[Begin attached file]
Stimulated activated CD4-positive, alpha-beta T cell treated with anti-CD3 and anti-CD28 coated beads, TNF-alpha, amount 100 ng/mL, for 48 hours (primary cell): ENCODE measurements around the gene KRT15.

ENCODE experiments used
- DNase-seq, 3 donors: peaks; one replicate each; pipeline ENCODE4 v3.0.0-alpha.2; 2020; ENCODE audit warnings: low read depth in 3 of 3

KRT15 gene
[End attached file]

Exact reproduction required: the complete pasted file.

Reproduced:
Stimulated activated CD4-positive, alpha-beta T cell treated with anti-CD3 and anti-CD28 coated beads, TNF-alpha, amount 100 ng/mL, for 48 hours (primary cell): ENCODE measurements around the gene KRT15.

ENCODE experiments used
- DNase-seq, 3 donors: peaks; one replicate each; pipeline ENCODE4 v3.0.0-alpha.2; 2020; ENCODE audit warnings: low read depth in 3 of 3

KRT15 gene